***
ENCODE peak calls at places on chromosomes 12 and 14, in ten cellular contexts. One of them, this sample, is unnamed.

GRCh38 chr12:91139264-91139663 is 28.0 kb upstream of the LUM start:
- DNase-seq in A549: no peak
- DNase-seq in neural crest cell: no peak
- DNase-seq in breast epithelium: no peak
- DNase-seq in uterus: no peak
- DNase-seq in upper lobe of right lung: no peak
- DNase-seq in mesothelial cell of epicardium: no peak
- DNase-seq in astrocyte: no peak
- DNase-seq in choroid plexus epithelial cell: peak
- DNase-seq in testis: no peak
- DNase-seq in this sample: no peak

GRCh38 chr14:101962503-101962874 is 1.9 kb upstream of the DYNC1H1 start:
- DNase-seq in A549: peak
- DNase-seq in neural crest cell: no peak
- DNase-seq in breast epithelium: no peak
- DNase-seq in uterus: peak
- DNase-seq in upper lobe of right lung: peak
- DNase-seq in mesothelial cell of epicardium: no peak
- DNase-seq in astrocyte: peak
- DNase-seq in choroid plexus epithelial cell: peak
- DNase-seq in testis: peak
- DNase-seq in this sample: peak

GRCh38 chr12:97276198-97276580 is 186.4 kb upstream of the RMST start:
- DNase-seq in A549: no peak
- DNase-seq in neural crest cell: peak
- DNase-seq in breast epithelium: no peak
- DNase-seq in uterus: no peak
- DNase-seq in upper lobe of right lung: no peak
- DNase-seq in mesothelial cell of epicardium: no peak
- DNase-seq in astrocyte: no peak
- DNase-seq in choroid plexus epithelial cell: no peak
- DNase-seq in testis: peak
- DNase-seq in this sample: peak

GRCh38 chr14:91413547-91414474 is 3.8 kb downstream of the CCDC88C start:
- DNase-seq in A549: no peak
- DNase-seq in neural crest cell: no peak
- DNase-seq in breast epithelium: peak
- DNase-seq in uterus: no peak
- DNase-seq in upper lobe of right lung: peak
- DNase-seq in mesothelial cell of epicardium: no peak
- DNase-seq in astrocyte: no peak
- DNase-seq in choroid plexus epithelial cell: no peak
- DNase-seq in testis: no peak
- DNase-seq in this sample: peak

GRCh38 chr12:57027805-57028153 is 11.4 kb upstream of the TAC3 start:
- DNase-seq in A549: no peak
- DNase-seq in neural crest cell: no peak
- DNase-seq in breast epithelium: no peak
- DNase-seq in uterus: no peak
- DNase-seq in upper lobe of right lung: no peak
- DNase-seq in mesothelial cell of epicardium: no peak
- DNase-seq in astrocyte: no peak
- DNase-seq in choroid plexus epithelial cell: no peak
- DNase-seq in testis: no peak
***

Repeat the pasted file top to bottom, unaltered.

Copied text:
ENCODE peak calls at places on chromosomes 12 and 14, in ten cellular contexts. One of them, this sample, is unnamed.

GRCh38 chr12:91139264-91139663 is 28.0 kb upstream of the LUM start:
- DNase-seq in A549: no peak
- DNase-seq in neural crest cell: no peak
- DNase-seq in breast epithelium: no peak
- DNase-seq in uterus: no peak
- DNase-seq in upper lobe of right lung: no peak
- DNase-seq in mesothelial cell of epicardium: no peak
- DNase-seq in astrocyte: no peak
- DNase-seq in choroid plexus epithelial cell: peak
- DNase-seq in testis: no peak
- DNase-seq in this sample: no peak

GRCh38 chr14:101962503-101962874 is 1.9 kb upstream of the DYNC1H1 start:
- DNase-seq in A549: peak
- DNase-seq in neural crest cell: no peak
- DNase-seq in breast epithelium: no peak
- DNase-seq in uterus: peak
- DNase-seq in upper lobe of right lung: peak
- DNase-seq in mesothelial cell of epicardium: no peak
- DNase-seq in astrocyte: peak
- DNase-seq in choroid plexus epithelial cell: peak
- DNase-seq in testis: peak
- DNase-seq in this sample: peak

GRCh38 chr12:97276198-97276580 is 186.4 kb upstream of the RMST start:
- DNase-seq in A549: no peak
- DNase-seq in neural crest cell: peak
- DNase-seq in breast epithelium: no peak
- DNase-seq in uterus: no peak
- DNase-seq in upper lobe of right lung: no peak
- DNase-seq in mesothelial cell of epicardium: no peak
- DNase-seq in astrocyte: no peak
- DNase-seq in choroid plexus epithelial cell: no peak
- DNase-seq in testis: peak
- DNase-seq in this sample: peak

GRCh38 chr14:91413547-91414474 is 3.8 kb downstream of the CCDC88C start:
- DNase-seq in A549: no peak
- DNase-seq in neural crest cell: no peak
- DNase-seq in breast epithelium: peak
- DNase-seq in uterus: no peak
- DNase-seq in upper lobe of right lung: peak
- DNase-seq in mesothelial cell of epicardium: no peak
- DNase-seq in astrocyte: no peak
- DNase-seq in choroid plexus epithelial cell: no peak
- DNase-seq in testis: no peak
- DNase-seq in this sample: peak

GRCh38 chr12:57027805-57028153 is 11.4 kb upstream of the TAC3 start:
- DNase-seq in A549: no peak
- DNase-seq in neural crest cell: no peak
- DNase-seq in breast epithelium: no peak
- DNase-seq in uterus: no peak
- DNase-seq in upper lobe of right lung: no peak
- DNase-seq in mesothelial cell of epicardium: no peak
- DNase-seq in astrocyte: no peak
- DNase-seq in choroid plexus epithelial cell: no peak
- DNase-seq in testis: no peak